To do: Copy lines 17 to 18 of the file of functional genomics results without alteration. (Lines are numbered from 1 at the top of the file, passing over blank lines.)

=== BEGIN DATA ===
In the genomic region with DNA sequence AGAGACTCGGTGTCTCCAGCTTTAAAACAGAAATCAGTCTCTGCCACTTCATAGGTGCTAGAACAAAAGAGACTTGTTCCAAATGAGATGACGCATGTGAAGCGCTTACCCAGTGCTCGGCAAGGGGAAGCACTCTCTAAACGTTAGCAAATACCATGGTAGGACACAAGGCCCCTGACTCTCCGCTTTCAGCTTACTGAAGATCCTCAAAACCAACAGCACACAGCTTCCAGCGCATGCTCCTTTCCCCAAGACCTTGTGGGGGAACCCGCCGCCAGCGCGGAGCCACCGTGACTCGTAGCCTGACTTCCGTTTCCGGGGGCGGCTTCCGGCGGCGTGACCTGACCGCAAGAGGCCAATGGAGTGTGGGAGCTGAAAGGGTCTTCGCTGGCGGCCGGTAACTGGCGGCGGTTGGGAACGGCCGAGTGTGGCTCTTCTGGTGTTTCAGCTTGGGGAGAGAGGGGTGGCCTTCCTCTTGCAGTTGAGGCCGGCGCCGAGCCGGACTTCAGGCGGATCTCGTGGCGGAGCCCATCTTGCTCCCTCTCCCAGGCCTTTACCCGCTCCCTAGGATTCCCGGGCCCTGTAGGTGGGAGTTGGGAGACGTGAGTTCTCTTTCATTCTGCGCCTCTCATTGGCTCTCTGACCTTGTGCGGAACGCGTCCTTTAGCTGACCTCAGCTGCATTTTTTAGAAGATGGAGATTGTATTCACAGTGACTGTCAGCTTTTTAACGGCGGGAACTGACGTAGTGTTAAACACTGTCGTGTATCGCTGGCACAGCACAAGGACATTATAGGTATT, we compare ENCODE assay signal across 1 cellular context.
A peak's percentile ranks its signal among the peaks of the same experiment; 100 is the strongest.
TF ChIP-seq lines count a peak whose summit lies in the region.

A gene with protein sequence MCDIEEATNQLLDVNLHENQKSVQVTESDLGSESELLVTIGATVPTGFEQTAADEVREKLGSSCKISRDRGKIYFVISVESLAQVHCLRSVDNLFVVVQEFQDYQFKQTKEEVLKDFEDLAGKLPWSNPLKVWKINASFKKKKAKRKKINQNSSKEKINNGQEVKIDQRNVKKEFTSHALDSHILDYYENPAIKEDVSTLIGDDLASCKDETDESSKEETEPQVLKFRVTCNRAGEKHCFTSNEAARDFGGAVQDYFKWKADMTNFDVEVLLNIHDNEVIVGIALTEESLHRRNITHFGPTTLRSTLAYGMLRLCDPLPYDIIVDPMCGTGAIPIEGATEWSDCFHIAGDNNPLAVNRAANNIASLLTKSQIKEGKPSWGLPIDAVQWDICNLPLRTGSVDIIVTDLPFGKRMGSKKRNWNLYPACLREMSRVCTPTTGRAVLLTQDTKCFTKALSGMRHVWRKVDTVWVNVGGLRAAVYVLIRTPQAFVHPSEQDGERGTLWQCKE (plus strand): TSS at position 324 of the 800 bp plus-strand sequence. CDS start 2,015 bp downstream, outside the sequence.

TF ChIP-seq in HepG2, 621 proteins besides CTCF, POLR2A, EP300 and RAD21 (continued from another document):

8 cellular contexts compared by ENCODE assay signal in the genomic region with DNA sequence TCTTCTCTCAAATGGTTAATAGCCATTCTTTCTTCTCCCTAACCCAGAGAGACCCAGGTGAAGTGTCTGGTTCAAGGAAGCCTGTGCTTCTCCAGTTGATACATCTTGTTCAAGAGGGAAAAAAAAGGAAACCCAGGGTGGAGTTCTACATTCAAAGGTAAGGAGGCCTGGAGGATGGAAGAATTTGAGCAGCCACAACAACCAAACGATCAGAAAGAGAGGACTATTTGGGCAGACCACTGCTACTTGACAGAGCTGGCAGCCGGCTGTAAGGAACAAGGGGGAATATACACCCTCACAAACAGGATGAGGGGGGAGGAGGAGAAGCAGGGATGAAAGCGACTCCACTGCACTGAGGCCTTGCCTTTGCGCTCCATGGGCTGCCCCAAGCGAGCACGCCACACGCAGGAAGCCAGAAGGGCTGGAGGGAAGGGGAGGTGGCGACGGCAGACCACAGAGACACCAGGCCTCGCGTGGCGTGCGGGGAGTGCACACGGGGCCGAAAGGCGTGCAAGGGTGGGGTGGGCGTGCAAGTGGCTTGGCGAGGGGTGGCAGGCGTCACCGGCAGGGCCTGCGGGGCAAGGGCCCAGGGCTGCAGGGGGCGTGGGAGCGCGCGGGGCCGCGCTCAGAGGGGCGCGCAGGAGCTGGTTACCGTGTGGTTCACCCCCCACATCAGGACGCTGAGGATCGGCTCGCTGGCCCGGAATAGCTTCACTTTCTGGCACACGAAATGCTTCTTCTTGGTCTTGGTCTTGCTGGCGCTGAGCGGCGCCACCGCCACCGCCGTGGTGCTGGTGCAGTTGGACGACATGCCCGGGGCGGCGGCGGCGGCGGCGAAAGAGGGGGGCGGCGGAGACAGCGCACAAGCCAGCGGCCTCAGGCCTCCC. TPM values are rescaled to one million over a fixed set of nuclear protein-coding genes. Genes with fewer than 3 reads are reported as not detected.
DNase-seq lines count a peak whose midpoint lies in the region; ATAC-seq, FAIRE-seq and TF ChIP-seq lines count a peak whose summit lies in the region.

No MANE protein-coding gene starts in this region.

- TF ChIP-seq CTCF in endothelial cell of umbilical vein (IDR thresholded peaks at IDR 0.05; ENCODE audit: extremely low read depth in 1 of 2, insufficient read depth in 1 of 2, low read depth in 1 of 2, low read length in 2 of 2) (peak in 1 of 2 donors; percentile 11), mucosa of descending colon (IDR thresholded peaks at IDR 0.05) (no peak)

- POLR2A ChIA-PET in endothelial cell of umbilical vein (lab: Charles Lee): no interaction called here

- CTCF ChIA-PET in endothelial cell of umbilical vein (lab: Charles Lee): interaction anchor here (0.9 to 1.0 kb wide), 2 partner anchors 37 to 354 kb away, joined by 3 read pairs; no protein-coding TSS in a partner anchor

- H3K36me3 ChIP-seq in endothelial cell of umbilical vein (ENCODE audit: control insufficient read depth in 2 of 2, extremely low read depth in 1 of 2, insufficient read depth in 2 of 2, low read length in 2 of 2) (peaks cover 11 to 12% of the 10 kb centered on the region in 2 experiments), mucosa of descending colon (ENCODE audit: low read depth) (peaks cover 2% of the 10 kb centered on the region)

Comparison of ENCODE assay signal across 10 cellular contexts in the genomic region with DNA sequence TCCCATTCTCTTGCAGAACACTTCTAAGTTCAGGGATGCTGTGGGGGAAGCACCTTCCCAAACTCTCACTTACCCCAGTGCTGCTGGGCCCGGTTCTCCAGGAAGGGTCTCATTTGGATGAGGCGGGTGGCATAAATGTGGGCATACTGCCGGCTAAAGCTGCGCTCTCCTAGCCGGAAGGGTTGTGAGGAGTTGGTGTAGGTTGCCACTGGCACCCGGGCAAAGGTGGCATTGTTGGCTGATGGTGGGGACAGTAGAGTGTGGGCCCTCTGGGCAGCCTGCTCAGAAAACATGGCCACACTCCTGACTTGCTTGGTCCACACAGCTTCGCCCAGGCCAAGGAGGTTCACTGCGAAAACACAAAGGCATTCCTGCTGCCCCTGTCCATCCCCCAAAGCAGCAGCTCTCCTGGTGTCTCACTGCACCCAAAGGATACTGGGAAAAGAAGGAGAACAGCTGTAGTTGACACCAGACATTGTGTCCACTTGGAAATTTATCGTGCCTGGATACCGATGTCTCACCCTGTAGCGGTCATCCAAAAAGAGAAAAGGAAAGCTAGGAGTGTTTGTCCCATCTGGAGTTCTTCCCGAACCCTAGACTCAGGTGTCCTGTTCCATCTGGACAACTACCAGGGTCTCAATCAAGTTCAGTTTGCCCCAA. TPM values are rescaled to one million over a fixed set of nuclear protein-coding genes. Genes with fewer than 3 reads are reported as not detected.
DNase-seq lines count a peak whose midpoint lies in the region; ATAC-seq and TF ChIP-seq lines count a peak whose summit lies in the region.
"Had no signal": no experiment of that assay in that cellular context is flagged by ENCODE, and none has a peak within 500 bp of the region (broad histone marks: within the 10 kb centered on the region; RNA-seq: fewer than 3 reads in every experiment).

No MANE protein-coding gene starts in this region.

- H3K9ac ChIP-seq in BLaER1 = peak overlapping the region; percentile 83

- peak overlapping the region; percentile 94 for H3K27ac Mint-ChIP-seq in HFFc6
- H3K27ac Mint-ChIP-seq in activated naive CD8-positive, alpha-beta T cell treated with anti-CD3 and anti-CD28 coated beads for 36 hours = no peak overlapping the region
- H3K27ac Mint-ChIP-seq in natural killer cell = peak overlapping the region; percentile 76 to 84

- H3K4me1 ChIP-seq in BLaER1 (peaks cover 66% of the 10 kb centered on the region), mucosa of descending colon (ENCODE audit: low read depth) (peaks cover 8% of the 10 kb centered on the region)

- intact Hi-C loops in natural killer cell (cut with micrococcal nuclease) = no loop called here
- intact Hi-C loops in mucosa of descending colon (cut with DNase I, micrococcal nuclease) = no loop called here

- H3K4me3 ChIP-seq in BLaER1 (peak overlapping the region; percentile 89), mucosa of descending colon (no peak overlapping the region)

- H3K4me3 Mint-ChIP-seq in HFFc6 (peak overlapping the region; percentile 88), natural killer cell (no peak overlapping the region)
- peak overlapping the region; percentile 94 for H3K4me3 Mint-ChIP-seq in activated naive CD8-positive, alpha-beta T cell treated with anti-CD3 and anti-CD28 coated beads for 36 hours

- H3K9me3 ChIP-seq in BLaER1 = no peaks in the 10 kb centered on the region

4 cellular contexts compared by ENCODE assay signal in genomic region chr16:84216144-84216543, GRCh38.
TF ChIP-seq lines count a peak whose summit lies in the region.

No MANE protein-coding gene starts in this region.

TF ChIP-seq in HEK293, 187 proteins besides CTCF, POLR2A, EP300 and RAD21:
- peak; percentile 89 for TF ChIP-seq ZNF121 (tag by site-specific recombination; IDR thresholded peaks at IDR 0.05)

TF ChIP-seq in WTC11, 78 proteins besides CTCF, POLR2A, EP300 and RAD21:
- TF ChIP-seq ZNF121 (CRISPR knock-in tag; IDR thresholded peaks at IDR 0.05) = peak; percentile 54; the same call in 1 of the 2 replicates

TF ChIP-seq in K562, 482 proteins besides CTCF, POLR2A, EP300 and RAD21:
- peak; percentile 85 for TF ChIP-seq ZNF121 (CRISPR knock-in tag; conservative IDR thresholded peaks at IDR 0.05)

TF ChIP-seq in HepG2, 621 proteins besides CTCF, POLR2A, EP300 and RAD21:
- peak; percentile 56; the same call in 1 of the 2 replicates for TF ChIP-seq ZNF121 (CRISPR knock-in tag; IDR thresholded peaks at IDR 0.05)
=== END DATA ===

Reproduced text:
- H3K9ac ChIP-seq in BLaER1 = peak overlapping the region; percentile 83

- peak overlapping the region; percentile 94 for H3K27ac Mint-ChIP-seq in HFFc6